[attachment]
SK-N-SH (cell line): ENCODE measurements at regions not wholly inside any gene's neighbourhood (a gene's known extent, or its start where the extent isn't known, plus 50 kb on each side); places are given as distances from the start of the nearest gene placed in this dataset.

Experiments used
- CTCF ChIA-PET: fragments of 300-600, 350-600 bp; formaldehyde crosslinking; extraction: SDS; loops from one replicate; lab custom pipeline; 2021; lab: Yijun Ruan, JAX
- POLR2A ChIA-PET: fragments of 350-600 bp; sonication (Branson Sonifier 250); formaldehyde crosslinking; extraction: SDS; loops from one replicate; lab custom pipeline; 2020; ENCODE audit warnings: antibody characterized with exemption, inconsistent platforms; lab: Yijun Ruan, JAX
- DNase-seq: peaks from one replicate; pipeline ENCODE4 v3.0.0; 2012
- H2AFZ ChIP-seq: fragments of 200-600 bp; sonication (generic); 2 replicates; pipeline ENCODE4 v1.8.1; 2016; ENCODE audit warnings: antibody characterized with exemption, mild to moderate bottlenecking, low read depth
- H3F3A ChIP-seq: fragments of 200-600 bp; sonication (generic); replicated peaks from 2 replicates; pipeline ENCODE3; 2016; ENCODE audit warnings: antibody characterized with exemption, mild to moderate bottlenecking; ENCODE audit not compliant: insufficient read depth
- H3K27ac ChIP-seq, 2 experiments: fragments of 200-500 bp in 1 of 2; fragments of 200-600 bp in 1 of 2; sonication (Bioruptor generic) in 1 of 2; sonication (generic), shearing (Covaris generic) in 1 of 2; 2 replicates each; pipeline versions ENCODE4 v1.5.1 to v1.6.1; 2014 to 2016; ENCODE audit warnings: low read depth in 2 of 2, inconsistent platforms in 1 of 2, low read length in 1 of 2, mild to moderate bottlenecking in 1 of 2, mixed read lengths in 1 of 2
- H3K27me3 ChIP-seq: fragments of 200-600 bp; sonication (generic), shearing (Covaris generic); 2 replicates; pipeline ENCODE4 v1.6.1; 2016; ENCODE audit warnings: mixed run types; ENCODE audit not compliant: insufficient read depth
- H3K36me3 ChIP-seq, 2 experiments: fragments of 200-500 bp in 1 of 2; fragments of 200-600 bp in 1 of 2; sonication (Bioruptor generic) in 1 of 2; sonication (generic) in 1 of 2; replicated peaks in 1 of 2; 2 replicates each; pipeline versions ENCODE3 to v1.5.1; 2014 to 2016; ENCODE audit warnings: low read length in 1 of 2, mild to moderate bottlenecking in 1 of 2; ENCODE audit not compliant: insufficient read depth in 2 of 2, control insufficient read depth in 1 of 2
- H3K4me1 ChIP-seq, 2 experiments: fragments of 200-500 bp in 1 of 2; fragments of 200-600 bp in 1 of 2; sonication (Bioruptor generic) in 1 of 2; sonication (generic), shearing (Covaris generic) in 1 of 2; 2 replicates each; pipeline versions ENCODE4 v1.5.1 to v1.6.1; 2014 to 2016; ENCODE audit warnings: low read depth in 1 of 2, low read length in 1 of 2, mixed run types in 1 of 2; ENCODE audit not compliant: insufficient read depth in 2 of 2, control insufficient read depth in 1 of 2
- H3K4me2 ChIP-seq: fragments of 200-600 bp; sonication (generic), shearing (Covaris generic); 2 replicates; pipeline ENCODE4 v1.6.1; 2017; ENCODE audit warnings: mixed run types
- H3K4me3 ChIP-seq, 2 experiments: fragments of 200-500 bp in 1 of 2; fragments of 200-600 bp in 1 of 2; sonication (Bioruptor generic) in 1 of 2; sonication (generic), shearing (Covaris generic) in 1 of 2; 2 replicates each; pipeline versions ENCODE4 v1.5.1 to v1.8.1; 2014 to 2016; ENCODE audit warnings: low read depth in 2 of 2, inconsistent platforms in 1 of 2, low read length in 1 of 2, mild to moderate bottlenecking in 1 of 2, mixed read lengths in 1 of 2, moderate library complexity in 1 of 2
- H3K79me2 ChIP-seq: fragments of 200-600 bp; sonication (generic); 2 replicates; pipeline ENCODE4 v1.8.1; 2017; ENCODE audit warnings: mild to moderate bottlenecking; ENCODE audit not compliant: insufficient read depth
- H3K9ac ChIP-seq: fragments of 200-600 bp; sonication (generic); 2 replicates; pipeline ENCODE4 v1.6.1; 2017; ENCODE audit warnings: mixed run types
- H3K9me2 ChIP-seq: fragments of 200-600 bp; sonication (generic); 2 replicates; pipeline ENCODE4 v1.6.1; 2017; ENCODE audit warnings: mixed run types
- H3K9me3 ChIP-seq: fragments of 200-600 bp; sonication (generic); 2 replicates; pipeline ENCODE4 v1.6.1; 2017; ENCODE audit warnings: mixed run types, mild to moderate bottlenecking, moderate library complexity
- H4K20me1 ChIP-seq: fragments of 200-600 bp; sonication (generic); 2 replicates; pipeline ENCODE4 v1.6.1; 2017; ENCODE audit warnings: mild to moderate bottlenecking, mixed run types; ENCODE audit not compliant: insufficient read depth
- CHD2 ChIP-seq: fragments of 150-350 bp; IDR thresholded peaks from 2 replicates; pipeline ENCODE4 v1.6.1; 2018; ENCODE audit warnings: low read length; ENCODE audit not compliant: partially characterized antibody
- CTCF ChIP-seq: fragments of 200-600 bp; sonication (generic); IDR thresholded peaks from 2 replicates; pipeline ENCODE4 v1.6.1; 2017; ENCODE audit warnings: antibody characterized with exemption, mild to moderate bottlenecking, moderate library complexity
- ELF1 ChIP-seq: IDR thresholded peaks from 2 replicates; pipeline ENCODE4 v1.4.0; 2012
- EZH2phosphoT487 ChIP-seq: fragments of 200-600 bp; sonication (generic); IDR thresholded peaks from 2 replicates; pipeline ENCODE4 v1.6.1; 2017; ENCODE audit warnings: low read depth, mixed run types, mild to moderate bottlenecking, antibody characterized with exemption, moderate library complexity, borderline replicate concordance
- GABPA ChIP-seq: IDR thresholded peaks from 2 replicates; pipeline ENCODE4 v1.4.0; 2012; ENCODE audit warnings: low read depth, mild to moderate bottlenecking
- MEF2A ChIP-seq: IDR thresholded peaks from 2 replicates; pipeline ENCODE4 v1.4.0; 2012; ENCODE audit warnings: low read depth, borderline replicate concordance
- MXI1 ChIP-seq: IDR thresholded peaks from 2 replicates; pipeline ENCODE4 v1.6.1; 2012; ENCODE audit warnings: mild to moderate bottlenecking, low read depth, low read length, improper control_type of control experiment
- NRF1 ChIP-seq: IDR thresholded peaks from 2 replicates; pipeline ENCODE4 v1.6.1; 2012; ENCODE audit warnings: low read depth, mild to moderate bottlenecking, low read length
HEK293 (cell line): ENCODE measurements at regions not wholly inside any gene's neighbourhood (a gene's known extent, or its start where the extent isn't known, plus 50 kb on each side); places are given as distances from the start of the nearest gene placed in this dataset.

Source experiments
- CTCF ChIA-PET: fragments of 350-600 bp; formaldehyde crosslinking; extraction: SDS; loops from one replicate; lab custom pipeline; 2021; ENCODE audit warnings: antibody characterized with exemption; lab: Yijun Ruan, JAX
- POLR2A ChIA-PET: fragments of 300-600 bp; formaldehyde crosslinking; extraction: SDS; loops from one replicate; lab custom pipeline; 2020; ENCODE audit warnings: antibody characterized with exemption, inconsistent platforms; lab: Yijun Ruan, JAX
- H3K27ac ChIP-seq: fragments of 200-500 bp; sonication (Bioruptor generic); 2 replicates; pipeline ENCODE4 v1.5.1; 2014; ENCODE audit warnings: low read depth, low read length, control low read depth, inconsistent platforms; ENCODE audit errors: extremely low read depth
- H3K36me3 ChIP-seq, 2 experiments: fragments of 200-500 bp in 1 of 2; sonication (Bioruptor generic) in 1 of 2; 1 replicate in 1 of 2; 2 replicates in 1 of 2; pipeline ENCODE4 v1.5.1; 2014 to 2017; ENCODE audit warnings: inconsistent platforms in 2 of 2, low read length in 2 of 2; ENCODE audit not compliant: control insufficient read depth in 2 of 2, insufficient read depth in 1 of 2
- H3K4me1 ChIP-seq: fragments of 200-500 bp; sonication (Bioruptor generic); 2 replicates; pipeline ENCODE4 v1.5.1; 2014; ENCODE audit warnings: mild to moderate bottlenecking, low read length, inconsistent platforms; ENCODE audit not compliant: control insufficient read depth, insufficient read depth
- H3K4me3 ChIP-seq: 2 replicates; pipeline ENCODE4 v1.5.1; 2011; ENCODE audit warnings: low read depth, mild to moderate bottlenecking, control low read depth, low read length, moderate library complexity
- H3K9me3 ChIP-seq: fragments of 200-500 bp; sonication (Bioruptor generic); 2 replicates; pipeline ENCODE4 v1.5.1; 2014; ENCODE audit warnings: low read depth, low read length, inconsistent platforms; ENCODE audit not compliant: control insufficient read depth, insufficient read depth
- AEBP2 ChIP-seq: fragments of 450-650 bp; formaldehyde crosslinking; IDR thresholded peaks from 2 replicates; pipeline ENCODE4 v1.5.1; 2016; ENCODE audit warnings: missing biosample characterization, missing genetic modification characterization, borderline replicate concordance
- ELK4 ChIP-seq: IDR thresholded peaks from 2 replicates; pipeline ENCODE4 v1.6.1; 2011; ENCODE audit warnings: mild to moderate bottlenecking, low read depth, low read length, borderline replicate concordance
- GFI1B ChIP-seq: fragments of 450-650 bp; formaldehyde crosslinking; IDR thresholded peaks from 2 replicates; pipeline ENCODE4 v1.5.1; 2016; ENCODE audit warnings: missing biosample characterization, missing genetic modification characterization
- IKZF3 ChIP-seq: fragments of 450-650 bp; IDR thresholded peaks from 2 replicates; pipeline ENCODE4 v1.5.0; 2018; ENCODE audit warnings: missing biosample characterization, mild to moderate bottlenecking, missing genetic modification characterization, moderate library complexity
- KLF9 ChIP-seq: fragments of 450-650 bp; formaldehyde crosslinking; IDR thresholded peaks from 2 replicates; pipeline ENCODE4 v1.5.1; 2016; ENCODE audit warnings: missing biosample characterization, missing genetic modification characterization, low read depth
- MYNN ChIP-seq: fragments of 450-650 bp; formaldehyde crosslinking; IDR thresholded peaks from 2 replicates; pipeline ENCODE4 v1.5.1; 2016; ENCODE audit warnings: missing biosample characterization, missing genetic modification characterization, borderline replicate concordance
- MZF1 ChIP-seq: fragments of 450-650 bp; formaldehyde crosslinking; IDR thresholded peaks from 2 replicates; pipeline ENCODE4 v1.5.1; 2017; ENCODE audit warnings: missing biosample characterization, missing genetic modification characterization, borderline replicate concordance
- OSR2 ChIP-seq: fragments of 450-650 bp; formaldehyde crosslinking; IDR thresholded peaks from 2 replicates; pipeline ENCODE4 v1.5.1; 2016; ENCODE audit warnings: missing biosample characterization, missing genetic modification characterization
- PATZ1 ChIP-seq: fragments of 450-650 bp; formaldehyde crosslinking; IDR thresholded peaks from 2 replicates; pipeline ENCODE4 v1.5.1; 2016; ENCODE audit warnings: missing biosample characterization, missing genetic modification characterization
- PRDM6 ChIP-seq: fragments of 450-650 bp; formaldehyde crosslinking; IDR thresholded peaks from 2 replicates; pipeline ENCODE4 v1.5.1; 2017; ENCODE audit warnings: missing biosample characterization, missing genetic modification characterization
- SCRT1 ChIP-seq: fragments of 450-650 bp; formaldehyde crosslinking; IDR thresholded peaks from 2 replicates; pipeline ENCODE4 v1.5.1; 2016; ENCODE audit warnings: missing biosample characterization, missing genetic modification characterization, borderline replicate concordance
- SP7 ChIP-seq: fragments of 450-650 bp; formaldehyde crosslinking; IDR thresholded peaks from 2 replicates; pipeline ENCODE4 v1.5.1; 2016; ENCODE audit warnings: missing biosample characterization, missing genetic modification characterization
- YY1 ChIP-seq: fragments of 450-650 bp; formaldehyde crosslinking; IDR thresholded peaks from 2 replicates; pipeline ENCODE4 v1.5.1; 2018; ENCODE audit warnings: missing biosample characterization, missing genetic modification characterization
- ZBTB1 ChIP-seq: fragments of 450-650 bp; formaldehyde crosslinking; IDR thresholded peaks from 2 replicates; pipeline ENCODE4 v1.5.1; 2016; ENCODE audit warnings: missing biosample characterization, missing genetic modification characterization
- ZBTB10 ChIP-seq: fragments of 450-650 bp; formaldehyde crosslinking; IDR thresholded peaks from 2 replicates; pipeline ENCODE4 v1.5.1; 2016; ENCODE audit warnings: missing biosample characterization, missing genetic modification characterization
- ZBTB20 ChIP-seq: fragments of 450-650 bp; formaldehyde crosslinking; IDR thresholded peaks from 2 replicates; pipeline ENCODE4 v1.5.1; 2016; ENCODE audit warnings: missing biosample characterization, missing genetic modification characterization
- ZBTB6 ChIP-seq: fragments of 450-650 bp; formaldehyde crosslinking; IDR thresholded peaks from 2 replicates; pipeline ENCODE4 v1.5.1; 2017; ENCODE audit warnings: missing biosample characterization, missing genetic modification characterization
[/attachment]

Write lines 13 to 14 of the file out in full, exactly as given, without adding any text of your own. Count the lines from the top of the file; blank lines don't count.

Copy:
- H3K4me3 ChIP-seq, 2 experiments: fragments of 200-500 bp in 1 of 2; fragments of 200-600 bp in 1 of 2; sonication (Bioruptor generic) in 1 of 2; sonication (generic), shearing (Covaris generic) in 1 of 2; 2 replicates each; pipeline versions ENCODE4 v1.5.1 to v1.8.1; 2014 to 2016; ENCODE audit warnings: low read depth in 2 of 2, inconsistent platforms in 1 of 2, low read length in 1 of 2, mild to moderate bottlenecking in 1 of 2, mixed read lengths in 1 of 2, moderate library complexity in 1 of 2
- H3K79me2 ChIP-seq: fragments of 200-600 bp; sonication (generic); 2 replicates; pipeline ENCODE4 v1.8.1; 2017; ENCODE audit warnings: mild to moderate bottlenecking; ENCODE audit not compliant: insufficient read depth